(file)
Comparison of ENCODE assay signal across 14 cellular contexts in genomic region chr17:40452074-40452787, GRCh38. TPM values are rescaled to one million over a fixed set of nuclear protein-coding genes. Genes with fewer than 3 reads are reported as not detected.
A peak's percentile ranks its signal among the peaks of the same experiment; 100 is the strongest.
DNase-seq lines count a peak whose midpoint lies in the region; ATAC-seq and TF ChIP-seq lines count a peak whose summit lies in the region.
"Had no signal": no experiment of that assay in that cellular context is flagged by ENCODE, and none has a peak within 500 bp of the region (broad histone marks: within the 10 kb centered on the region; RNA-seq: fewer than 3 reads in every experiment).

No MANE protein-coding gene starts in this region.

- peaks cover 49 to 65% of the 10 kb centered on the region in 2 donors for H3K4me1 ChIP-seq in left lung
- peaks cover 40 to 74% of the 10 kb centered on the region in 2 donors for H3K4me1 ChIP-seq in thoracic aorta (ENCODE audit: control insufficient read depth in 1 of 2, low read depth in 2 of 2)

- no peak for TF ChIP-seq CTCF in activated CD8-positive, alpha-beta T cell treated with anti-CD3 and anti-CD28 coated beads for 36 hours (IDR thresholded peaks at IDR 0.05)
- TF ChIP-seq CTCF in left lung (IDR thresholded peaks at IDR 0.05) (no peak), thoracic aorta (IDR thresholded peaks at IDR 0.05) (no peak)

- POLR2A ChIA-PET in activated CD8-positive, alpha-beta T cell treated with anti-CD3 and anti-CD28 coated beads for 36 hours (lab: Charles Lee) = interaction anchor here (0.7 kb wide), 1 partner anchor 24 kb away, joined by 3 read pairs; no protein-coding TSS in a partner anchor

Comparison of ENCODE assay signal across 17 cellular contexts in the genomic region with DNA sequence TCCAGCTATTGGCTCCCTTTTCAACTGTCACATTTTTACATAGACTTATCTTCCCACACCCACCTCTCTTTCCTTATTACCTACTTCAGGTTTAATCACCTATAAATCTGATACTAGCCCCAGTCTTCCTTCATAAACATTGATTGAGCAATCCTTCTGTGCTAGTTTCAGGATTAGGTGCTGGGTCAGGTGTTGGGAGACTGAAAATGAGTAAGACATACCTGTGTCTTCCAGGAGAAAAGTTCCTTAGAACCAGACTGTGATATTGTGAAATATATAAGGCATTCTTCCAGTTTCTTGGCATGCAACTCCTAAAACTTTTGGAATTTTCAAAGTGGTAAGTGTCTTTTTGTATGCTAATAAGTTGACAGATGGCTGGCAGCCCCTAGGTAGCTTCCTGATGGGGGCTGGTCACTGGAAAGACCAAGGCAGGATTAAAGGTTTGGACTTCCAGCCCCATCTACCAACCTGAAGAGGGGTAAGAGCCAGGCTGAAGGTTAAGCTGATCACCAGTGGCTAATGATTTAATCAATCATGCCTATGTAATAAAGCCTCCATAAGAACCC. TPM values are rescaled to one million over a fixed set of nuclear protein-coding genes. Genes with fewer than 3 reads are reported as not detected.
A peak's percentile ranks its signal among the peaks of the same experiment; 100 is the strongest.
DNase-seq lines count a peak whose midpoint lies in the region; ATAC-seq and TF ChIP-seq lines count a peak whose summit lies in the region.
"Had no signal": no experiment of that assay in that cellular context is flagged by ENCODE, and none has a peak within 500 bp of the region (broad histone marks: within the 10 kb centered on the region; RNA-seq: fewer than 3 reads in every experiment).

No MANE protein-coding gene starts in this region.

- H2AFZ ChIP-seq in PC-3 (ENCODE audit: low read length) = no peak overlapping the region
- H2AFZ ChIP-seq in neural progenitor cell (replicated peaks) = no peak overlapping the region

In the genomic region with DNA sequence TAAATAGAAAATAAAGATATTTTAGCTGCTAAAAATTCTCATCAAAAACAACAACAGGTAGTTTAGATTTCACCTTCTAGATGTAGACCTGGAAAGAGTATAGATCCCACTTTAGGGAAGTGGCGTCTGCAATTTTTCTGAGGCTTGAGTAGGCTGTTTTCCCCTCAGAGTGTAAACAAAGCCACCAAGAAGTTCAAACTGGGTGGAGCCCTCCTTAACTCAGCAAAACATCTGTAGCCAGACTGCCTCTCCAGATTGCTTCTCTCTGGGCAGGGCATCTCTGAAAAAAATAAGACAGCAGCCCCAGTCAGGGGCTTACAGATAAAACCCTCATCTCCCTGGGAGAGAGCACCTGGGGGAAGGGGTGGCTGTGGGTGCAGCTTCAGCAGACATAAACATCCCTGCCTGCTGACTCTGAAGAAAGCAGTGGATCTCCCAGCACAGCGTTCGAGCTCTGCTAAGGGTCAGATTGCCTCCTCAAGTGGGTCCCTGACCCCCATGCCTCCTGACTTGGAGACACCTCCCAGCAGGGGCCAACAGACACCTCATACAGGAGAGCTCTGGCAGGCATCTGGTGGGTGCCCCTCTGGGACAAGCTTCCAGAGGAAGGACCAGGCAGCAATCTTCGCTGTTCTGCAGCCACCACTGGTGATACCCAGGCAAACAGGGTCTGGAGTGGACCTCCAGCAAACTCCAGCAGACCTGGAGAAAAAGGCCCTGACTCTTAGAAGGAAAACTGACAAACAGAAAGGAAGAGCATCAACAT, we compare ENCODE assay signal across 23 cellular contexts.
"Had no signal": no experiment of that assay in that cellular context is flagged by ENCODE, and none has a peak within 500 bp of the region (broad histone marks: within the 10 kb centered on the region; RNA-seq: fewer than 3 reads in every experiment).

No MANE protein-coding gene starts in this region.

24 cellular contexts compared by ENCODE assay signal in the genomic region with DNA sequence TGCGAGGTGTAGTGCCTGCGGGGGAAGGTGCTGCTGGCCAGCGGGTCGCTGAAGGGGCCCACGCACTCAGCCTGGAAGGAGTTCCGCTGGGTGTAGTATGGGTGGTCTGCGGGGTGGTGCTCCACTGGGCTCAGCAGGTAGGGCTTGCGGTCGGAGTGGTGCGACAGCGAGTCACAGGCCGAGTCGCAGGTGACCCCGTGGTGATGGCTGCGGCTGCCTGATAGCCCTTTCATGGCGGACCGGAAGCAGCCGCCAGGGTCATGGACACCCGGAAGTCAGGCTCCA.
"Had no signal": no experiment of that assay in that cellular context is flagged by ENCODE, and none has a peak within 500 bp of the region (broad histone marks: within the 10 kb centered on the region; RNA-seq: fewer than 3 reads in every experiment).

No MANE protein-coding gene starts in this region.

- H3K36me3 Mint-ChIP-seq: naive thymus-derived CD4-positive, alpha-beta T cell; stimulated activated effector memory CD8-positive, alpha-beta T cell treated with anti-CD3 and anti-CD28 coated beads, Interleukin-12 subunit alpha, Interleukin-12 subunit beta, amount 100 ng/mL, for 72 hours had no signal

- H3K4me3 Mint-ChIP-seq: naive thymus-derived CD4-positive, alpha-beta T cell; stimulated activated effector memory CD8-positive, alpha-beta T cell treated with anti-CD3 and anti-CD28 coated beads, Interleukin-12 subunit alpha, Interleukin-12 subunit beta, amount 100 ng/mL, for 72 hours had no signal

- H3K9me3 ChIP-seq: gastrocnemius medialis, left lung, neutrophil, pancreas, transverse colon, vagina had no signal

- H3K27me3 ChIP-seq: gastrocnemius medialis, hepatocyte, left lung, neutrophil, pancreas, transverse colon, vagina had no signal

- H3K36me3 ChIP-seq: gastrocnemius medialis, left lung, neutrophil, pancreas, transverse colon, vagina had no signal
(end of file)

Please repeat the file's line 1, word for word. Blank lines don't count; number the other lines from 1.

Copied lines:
Comparison of ENCODE assay signal across 14 cellular contexts in genomic region chr17:40452074-40452787, GRCh38. TPM values are rescaled to one million over a fixed set of nuclear protein-coding genes. Genes with fewer than 3 reads are reported as not detected.